Anochetus intermedius is an extinct species of ant in the subfamily Ponerinae known from two possibly Miocene fossils found on Hispaniola. A. intermedius is one of eight species in the ant genus Anochetus to have been described from fossils found in Dominican amber and is one of a number of Anochetus species found in the Greater Antilles.
Hirticlavula is a fungal genus in the family Clavariaceae. It contains a single described species, Hirticlavula elegans. Formally described in 2014, the fungus has been collected from Norway and Denmark. H. elegans produces white fruit bodies up to 1.1 millimetres (0.043 in) in height. Each fruit body contains a fertile head atop a hairy stem. The fruit bodies grow directly from dead bark or wood, where they feed as saprotrophs. Both morphological and ecological details are distinctive when compared to other clavarioid fungi.
Aspidistra alata is a species of flowering plant. A. alata grows in evergreen and semideciduous forests on slopes of limestone mountains in Vietnam. Its name is derived from the Latin alatus, meaning "winged", referring to its thin keels on perigone lobes.
Aspidistra campanulata is a species of flowering plant. A. campanulata grows in evergreen forests on very steep slopes of eroded limestone mountains in Vietnam. Its name is due to the bell shape of its perigone.
Munida chydaea is a species of squat lobster in the family Munididae. The species name is derived from the Greek χυδαῖος, "abundant", in reference to how numerous the species is. The males measure between about 23.3 and 46.7 millimetres and the females between about 12.4 and 36.0 millimetres. It is found off of Tasmania and Victoria to Sydney, and in the Great Australian Bight, at depths between about 145 and 700 metres.
Munida aequalis is a species of squat lobster in the family Munididae. The species name is derived from the Latin aequalis, meaning "like" or "same", referring to the similar size of the terminal spines of the basal antennular segment. It is found northwest of Tweed Heads, New South Wales to near Wooli, New South Wales, at depths between about 150 and 550 metres. The males are usually between 14.0 and 41.5 millimetres long, with the females being between about 19.1 and 28.5 millimetres long.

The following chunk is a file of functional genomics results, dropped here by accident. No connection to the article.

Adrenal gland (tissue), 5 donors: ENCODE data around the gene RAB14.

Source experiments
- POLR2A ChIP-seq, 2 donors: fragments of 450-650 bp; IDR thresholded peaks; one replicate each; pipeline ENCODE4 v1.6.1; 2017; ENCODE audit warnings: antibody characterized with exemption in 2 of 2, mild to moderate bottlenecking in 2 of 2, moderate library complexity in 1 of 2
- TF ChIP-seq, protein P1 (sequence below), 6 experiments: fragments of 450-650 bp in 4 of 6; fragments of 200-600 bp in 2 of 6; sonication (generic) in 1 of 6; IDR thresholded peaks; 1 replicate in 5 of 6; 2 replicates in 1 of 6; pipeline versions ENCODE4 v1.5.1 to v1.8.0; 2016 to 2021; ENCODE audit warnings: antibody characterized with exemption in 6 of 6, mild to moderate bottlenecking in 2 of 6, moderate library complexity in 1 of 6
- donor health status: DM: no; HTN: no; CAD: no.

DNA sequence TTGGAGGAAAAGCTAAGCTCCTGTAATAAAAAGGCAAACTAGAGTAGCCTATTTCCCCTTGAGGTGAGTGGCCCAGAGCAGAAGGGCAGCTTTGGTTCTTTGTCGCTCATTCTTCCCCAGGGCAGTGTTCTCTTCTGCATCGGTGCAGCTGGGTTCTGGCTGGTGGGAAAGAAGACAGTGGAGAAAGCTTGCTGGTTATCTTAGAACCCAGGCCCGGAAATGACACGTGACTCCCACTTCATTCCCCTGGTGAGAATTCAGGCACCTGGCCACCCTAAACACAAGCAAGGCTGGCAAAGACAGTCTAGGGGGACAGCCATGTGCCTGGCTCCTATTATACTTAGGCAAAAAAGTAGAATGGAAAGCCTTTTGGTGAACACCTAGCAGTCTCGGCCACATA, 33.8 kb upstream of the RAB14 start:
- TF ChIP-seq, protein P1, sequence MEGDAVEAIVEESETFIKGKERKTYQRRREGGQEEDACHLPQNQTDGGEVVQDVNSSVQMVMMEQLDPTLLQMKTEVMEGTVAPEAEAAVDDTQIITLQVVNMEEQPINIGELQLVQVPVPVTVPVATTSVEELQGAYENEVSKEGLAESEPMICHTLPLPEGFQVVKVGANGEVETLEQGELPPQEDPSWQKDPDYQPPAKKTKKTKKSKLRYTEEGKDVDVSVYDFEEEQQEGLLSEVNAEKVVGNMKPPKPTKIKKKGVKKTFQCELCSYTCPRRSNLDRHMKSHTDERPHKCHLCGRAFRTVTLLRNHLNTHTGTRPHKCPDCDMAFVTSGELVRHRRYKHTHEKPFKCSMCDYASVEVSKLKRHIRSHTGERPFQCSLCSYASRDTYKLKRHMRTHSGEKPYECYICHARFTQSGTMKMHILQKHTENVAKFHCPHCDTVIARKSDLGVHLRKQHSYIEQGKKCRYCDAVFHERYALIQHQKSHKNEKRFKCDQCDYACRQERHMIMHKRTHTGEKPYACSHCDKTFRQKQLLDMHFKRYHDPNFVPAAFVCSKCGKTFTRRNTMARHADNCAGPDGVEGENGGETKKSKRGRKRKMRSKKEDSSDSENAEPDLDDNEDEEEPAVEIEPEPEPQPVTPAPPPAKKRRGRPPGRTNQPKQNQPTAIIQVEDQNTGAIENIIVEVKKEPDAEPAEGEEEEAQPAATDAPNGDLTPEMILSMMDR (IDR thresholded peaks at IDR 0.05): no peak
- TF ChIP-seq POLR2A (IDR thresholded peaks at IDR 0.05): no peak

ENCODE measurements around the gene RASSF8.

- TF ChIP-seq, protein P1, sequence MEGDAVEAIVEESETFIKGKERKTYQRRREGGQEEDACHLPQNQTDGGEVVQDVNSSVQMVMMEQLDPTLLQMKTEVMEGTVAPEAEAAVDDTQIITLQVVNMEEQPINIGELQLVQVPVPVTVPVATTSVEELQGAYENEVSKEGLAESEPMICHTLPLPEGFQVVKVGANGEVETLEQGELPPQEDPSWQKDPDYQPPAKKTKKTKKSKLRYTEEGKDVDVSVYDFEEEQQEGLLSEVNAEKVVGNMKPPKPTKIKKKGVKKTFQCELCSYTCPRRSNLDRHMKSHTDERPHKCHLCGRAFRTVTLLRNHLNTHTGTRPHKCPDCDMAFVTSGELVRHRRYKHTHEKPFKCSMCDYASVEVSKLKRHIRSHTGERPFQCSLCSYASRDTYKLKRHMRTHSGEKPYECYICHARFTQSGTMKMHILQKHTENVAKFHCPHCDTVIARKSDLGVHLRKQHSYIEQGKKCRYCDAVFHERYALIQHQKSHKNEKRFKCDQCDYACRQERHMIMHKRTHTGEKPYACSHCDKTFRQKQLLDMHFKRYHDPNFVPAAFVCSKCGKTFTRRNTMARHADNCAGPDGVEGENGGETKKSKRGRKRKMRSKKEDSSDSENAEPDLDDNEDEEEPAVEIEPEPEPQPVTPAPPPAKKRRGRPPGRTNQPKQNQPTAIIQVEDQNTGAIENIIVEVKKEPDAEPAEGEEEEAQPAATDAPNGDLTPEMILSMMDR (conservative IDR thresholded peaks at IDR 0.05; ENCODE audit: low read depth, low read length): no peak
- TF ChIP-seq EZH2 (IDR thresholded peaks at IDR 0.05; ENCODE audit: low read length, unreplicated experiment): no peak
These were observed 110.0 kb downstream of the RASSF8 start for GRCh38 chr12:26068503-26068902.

Munida acola is a species of squat lobster in the family Munididae. The species name is derived from the Greek akolos, meaning "bit", referring to its small size. It is found off of the Loyalty Islands, at depths between about 4 and 30 metres. The males are usually between 3.0 and 4.1 millimetres long, with the females being between about 2.8 and 3.1 millimetres long.
Munida africana is a species of squat lobster in the family Munididae. The specific epithet refers to its distribution off Africa, where it was first found at depths of about 865 metres (2,840 ft). The males are generally around 9.5 millimetres (0.37 in) in size.
Munida agave is a species of squat lobster in the family Munididae. The specific epithet is derived from the name of one of Greek nereids, Agave. The males usually measure between 4.9 and 12.7 millimetres, with the females measuring between 3.7 and 9.7 millimetres. It is found off of Indonesia, the Philippines, Taiwan, and Japan, at depths between about 90 and 550 metres.
Pterostylis divaricata, commonly known as northern striped greenhood, is a species of orchid endemic to northern New South Wales. It grows in colonies of genetically identical plants. As with similar orchids, plants in flower differ from those that are not. Those not in flower have a rosette of leaves that lie flat on the ground. Plants in flower lack a rosette at the base but have up to ten translucent white flowers with green and brown stripes. This greenhood is similar to P. striata but has larger flowers and a longer tip on the dorsal sepal.
Felicia fruticosa is a strongly branching shrub of up to 1.3 metres high that is assigned to the daisy family with flower heads consisting of about twenty purple to white ray florets encircling many yellow disc florets, and small flat, entire and hairless leathery leaves. Two subspecies are recognized. Felicia fruticosa subsp. brevipedunculata, from the Limpopo Province of South Africa is up to 1.3 metres tall and has longer leaves of 2.5 centimetres (0.98 in) long and 2 millimetres (0.079 in) wide and nearly seated pale violet to white flower heads. Felicia fruticosa subsp. fruticosa, from the Western Cape province of South Africa, is no more than 1 m and has shorter leaves of 1.25 centimetres (0.49 in) long and 2.5 millimetres (0.098 in) wide with flower heads on largely leafless, about 2.5 centimetres (0.98 in) long stems. It is sometimes called bosastertjie in Afrikaans. In the wild, flower occurs from August till October.